Men of D-Day


    
 Troop Carrier
Michael N. Ingrisano
Robert E. Callahan
Benjamin F. Kendig
John R. Devitt
Arthur W. Hooper
Ward Smith
Julian A. Rice
Charles E. Skidmore
Sherfey T. Randolph
Louis R. Emerson Jr.
Leonard L. Baer
Robert D. Dopita
Harvey Cohen
Zane H. Graves
John J. Prince
Henry C. Hobbs
John C. Hanscom
Charles S. Cartwright
 
 82nd Airborne
Leslie Palmer Cruise Jr.
Marie-T Lavieille
Denise Lecourtois
Howard Huebner
Malcolm D. Brannen
Thomas W. Porcella
Ray T. Burchell
Robert C. Moss
Richard R. Hill
Edward W. Shimko
 
 101st Airborne
John Nasea, Jr
David 'Buck' Rogers
Marie madeleine Poisson
Roger Lecheminant
Dale Q. Gregory
George E. Willey
Raymond Geddes
 
 Utah Beach
Joseph S. Jones
Jim McKee
Eugene D. Shales
Milton Staley
 
 Omaha Beach
Melvin B. Farrell
James R. Argo
Carl E. Bombardier
Robert M. Leach
Joseph Alexander
James Branch
John Hooper
Anthony Leone
George A. Davison
James H. Jordan
Albert J. Berard
Jewel M. Vidito
H. Smith Shumway
Louis Occelli
John H. Kellers
Harley A. Reynolds
John C. Raaen
Wesley Ross
Richard J. Ford
William C. Smith
Ralph E. Gallant
James W. Gabaree
James W. Tucker
Robert Watson
Robert R. Chapman
Robert H. Searl
Leslie Dobinson
William H. Johnson
 
 Gold Beach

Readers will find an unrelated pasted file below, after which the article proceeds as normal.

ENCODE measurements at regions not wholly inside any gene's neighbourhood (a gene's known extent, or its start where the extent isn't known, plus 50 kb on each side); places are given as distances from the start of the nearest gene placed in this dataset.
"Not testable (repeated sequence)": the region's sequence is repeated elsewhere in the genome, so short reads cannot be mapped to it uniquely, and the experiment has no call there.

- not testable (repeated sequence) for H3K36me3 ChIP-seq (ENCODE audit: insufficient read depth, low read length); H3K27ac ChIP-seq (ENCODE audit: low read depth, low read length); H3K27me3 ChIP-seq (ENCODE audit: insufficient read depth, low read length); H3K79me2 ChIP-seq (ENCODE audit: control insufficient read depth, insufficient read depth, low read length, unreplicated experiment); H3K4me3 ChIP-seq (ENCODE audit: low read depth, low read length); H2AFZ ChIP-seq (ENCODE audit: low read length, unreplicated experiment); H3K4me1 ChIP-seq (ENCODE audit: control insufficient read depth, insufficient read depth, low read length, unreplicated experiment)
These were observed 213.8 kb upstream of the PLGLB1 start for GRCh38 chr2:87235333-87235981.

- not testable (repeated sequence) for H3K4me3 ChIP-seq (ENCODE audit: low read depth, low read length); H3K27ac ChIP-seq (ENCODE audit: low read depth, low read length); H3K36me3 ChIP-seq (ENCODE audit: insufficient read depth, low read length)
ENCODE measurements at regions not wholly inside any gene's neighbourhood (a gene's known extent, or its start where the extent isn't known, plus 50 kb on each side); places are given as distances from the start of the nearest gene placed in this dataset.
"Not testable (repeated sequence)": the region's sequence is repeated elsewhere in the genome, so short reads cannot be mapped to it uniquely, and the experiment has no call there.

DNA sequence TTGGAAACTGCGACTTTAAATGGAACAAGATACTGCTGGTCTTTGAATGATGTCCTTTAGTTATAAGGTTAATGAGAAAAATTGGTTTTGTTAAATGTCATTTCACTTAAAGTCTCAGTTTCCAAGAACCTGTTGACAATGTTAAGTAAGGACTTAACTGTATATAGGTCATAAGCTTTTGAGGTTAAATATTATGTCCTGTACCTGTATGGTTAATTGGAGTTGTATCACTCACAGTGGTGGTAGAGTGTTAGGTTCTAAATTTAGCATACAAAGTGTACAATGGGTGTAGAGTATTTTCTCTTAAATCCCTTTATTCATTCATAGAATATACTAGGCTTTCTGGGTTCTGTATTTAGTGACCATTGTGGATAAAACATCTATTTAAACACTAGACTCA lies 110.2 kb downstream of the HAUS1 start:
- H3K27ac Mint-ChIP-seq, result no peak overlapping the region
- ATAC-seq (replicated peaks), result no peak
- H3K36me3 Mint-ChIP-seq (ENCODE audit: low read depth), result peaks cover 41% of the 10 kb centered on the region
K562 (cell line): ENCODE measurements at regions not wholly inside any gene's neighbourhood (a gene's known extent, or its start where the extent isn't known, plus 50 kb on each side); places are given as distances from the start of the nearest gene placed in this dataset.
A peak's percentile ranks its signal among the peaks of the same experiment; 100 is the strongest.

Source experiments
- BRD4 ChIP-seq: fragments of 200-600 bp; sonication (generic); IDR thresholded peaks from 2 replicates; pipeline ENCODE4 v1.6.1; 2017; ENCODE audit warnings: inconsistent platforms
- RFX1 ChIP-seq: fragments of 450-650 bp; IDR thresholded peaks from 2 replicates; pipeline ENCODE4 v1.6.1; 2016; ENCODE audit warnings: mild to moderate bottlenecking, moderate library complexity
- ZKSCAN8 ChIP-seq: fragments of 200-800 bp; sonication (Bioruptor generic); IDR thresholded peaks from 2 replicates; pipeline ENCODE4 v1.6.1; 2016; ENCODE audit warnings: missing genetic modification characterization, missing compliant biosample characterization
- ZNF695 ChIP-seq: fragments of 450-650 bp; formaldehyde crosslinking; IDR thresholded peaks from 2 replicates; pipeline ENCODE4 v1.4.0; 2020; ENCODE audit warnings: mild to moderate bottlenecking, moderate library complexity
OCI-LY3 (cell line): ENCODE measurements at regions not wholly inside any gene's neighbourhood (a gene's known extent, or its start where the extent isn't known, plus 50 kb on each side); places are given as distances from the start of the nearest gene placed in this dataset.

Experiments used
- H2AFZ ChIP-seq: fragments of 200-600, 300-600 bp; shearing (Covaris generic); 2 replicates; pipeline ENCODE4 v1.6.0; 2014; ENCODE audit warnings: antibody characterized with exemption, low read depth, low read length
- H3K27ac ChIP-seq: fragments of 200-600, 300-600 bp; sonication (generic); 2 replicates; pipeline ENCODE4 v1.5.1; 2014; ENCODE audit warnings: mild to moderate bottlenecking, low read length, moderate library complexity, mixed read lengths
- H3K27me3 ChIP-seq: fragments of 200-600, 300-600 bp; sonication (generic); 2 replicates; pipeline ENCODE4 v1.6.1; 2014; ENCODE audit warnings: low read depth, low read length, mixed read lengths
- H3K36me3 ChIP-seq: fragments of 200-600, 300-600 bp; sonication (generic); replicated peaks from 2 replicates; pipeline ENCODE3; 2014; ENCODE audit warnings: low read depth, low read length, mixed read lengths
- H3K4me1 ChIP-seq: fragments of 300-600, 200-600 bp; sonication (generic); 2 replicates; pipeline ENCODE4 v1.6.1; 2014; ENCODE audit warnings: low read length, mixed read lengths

George F. Weightman
Norman W. Cohen
Walter Uden
 
 Juno Beach
Leonard Smith
 
 Sword Beach
Brian Guy
 
 6th Airborne
Roger Charbonneau
Frederick Glover
Jacques Courcy
Arlette Lechevalier
Charles S. Pearson
 
 U.S.A.A.F
Harvey Jacobs
William O. Gifford
 
Civils
Philippe Bauduin
Albert Lefevre
René Etrillard
Suzanne Lesueur
 

 

Jacques Courcy
Bréville les Monts - Calvados

I was 7 and ½ years old in June of 1944, and we lived in the lower area of Breville, where I have always lived. At this time, there were many bombings on Merville, where there were non-movable gun batteries in clear sight that had been built by the Germans to cover a possible invasion of the nearby beaches.
On June 4th, we were forced to leave our home - my Dad feared for our safety - there was a central communications blockhouse just 300 meters from the house. He was fearful, since this had not been bombed, and he took us to the Saint-Côme Castle.
We moved there into some unused horse stalls, while the castle itself was occupied by the Germans, just as the important houses and places like 'le Belvedere' in Breville were also occupied by the Germans.
Except the intense bombing of Merville, we never suffered from the preparation of a great and large operation. On the other hand, the night of June 5th became a night of enormous and continuous noise.

My Dad and other adults went out into the night, and were quite satisfied. A glider had landed in a hedgerow just 200 meters from our location. The pilot was seriously wounded. My Dad and his friends took him out of the glider, and hid him on an embankment. The women then went and cared for the pilot, and took him food. The next morning he had disappeared.